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Take-out loan Title report
Teaser rate Title search
Tenancy in common Trailing spouse income
Third party fees Transfer of ownership
Title Transfer tax
Title insurance Trustee's sale
Title insurance company

Take-out loan
The long-term financing of a property after construction is finished

Take-out loans work together with construction loans. Take-out loans are also called permanent end loans.

See: Blanket mortgage, Construction loan

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Teaser rate
An initial interest rate below the market standard on an adjustable rate mortgage (ARM)

See: Initial interest rate

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Tenancy in common
An undivided ownership of a property by two or more people where the ownership is not necessarily equal

Even though the owners of a tenancy in common property can have unequal shares of the property, they all have the right to use the entire property. Tenancy in common does not have right of survivorship, meaning that in the event of death, ownership is passed to the previous owner’s heir(s) not to the co-owner.

Compare: Joint tenancy

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Third party fees
Fees charged for services rendered by parties other than the borrower or the lender

Such fees may include appraisal, credit report, title and flood certifications.

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Title
Evidence of ownership of a property

If you hold the title to a property, that means you have the right to own it. Sometimes title can refer to the documents, such as a deed, which prove you own a property. Title documents are on public record at the county courthouse.

See: Deed

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Title insurance
Insurance to protect against loss due to title disputes

Most lenders require title insurance. Depending on where you live, you may have to pay for both your policy and the lender's policy. You pay this one-time fee on the closing date. Title insurance may cover the charge to oversee closing, conduct the title search, and the premium. If you refinance your mortgage, you will need to buy the lender's title insurance.

See: Title search

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Title insurance company
A company that insures against loss due to a title dispute

Before the closing date of your home's purchase or sale, a title company will search and collect all the public records of a property's ownership. The title company checks these records to find out who the legal owner is and to locate any claims against the property. If everything is clear, the title company will provide the buyer and/or lender with title insurance.

See: Title, Title search, Title insurance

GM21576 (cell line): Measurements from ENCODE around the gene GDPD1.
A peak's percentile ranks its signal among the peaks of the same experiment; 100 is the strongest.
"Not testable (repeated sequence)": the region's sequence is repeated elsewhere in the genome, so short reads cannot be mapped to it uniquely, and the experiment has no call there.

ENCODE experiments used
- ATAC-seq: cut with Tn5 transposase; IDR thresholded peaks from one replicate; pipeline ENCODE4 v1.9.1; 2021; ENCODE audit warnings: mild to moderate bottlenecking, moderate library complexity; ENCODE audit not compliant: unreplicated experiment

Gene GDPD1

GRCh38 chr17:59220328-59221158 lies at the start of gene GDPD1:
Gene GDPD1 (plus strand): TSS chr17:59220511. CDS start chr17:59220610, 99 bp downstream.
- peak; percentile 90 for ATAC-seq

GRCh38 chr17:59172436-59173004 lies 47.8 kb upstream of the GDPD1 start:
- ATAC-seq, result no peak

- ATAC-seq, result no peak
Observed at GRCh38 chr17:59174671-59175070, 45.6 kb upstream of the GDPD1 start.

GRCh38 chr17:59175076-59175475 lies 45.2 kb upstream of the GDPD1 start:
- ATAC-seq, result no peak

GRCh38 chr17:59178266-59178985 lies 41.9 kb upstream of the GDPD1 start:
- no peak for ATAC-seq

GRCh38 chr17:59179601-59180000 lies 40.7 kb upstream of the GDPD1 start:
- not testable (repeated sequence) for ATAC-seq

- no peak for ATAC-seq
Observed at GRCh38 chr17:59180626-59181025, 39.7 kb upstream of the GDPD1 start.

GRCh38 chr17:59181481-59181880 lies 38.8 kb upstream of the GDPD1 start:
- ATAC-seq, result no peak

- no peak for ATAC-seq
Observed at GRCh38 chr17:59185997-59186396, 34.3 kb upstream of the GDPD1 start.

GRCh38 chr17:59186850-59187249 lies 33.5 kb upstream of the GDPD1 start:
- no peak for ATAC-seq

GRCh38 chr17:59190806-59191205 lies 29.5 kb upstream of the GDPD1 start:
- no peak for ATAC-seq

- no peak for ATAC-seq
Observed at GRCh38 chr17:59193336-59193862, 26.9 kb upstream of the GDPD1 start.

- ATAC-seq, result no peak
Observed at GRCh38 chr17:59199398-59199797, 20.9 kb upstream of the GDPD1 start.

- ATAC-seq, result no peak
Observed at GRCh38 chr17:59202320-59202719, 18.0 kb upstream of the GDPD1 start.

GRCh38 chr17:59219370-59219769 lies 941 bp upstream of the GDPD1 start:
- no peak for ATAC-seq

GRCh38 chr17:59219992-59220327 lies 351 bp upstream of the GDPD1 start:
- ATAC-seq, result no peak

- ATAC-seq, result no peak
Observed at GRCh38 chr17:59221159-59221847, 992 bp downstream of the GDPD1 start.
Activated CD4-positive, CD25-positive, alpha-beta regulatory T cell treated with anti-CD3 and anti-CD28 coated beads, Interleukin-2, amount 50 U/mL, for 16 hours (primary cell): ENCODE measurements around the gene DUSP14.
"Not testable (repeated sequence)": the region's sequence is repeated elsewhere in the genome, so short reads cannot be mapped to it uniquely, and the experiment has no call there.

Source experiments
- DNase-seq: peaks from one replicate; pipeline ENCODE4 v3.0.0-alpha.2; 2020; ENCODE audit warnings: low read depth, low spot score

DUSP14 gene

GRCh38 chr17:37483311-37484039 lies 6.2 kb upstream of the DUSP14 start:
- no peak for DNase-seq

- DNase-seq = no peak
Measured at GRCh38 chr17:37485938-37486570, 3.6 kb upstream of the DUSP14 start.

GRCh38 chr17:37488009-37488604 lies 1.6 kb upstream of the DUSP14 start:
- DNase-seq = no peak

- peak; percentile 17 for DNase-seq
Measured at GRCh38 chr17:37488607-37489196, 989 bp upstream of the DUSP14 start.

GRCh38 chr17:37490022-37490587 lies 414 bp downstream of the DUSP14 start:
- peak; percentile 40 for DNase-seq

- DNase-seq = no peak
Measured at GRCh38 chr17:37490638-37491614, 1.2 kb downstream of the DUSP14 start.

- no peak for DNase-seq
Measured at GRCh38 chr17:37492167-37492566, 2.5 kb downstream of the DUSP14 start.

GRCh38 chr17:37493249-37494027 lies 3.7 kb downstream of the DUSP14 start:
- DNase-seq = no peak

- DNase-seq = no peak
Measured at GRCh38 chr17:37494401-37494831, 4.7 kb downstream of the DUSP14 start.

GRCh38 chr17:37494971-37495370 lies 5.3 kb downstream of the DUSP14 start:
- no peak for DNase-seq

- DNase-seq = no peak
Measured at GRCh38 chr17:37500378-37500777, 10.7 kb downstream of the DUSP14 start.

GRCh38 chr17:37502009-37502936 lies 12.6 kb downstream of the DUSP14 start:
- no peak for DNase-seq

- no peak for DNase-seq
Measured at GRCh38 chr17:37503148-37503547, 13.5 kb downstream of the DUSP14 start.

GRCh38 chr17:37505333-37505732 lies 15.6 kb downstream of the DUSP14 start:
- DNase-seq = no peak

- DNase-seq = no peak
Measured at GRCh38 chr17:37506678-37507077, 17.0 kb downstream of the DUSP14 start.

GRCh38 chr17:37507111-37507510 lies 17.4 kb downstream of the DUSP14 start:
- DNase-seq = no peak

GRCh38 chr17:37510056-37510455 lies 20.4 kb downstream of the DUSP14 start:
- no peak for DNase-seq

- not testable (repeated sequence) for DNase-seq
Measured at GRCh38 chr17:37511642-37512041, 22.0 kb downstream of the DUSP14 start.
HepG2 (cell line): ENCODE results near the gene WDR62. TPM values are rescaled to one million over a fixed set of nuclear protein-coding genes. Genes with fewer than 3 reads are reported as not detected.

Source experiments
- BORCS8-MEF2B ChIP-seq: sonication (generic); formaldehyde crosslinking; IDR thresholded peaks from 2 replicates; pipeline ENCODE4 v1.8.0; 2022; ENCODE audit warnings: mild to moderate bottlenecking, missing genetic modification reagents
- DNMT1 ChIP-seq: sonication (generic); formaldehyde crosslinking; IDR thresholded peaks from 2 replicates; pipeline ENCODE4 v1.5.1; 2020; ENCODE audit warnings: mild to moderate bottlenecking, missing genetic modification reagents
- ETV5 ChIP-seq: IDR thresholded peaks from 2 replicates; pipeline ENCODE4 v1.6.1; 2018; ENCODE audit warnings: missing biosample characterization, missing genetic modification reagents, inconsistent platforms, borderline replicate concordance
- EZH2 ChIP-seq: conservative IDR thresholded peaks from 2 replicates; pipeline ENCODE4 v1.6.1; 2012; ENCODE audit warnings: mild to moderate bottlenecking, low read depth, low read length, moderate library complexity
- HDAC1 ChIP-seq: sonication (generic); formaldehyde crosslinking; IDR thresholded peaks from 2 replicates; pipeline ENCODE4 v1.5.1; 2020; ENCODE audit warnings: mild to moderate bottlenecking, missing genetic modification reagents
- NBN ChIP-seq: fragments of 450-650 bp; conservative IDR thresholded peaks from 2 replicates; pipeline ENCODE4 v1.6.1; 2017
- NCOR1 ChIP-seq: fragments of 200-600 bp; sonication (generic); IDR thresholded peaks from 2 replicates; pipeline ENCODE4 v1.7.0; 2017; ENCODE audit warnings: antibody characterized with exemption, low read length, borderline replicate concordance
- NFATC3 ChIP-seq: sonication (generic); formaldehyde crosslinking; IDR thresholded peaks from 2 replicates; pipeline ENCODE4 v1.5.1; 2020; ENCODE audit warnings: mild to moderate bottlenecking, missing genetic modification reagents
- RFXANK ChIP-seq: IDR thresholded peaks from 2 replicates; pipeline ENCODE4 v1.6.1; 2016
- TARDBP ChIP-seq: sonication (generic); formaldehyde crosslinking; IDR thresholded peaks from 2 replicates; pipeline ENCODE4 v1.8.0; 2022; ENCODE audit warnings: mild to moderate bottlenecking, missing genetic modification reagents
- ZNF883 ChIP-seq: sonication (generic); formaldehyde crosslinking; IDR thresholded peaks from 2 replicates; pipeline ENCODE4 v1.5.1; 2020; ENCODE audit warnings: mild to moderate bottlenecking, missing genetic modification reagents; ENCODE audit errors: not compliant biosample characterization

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Title report
The results from a title search showing the condition of title

Sometimes, the title insurance company conducts a second title search before closing and gives a title report. This report ensures that there are no claims on the property and that the seller is the legal owner of the property. All claims must be cleared before you can buy the property.

See: Preliminary title report, Cloud on title

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Title search
A search of public records conducted by a title company to confirm a property’s owner and to discover any claims on the property

Before you close on your home, a title company will search public records on the property's ownership. The title company wants to make sure that the seller is the actual owner of the property and that the property is free from any claims.

See: Title report, Title insurance, Cloud on title

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Trailing spouse income
You or your spouse's expected income when changing jobs or relocating to a new location that is used in qualifying for a mortgage loan

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Transfer of ownership
The shifting of ownership on a property from seller to buyer

See: Real property, Deed

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Transfer tax
A state tax on the transfer of property

The calculation rules on transfer taxes are usually based on the property's purchase price. Some cities will also add a tax on top of the transfer tax.

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Trustee's sale
When a lender sells a property to pay for a mortgage that was not repaid

Most deed of trusts have a "power of sale" clause, giving the trustee, a neutral party who acts on behalf of the lender, the right to a trustee's sale. Normally, the trustee advertises the property's sale and then auctions off the property to the highest bidder. Some mortgages contain a power of sale clause, giving the lender the right to foreclose without a court decision.

See: Foreclosure, Deed of trust
Compare: Judicial foreclosure